I was immediately intrigued by the premise of this book, which begins with everyone’s worst nightmare: waking up in a mental institution where everyone thinks you’re someone else and you have absolutely no evidence to prove otherwise. Once the story begins to take its course, it offers something for everyone, from lovers of historical fiction, to those who just want a great psychological thriller to sink their teeth into.
A brilliant new Gothic thriller from the acclaimed author of The Ghost Writer and The Seance
Confused and disoriented, Georgina Ferrars awakens in a small room in Tregannon House, a private asylum in a remote corner of England. She has no memory of the past few weeks. The doctor, Maynard Straker, tells her that she admitted herself under the name Lucy Ashton the day before, then suffered a seizure. When she insists he has mistaken her for someone else, Dr. Straker sends a telegram to her uncle, who replies that Georgina Ferrars is at home with him in London: “Your patient must be an imposter.”
Suddenly her voluntary confinement becomes involuntary. Who is the woman in her uncle’s house? And what has become of her two most precious possessions, a dragonfly pin left to her by her mother and a writing case containing her journal, the only record of those missing weeks? Georgina’s perilous quest to free herself takes us from a cliffside cottage on the Isle of Wight to the secret passages of Tregannon House and into a web of hidden family ties on which her survival depends.
Another delicious read from the author praised by Ruth Rendell as having “a gift for creating suspense, apparently effortlessly, as if it belongs in the nature of fiction.”
About the Author
John Harwood is the author of two previous novels of Victorian Gothic suspense. Aside from fiction, his published work includes biography, poetry, political journalism and literary history. His acclaimed first novel, The Ghost Writer, won the International Horror Guild's First Novel Award. He lives in Hobart, Australia.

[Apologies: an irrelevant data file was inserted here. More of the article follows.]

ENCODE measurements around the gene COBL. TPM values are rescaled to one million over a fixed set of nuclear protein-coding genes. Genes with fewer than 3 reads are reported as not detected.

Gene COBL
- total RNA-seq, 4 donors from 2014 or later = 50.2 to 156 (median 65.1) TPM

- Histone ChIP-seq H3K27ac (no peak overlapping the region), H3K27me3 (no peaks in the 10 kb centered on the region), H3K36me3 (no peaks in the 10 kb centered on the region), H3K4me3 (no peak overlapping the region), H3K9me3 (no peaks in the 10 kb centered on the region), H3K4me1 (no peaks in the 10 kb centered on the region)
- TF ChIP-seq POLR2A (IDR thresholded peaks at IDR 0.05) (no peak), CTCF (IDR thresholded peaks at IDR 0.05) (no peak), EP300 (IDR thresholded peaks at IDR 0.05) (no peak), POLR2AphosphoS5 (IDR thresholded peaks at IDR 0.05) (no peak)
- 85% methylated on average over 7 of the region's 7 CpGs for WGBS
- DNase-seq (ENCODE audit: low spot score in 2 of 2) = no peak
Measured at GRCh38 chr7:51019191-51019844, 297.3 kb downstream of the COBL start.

"The woman who awakens from a long sleep to find herself in a mental asylum in Cornwall knows herself to be Georgina Ferrars, an unmarried woman who lives with her uncle, a bookseller in the Bloomsbury section of London. But the head of the asylum swears she presented herself as Lucy Ashton (after the tragic heroine of Sir Walter Scott’s feverish novel, "The Bride of Lammermoor"), and the uncle in London insists that his niece, Georgina, is at that moment under his roof. Working with a plot drawn from Wilkie Collins’s "Woman in White," Harwood puts together a deliciously spooky pastiche of the high and low Gothic traditions and the tender heroines who live and die by them."
-- New York Times Book Review
"Author of The Seance and The Ghost Writer, Harwood, master of creeping Victorian horror, does it again in his latest tale of pervasive evil and madness. . . Twisted in every sense of the word and wonderfully atmospheric, this dark psychological tale shocks by degree until truth of a sort is revealed."--Booklist
"Harwood evokes Charles Palliser and Louis Bayard in his engrossing third stand-alone Victorian thriller. . . .. The crisp prose and twisty plot will encourage many to read this in one sitting."--Publishers Weekly
"There are mirrors here, an insane asylum, and enough startling coincidences to make you think Harwood was actually writing this in late Victorian England, where the novel is set. There are even a dark, brooding hero and a diabolical villain, assuming they are who they appear to be. . . . The Asylum is as dark and suspenseful as any good Gothic romance." -- Australian Book Review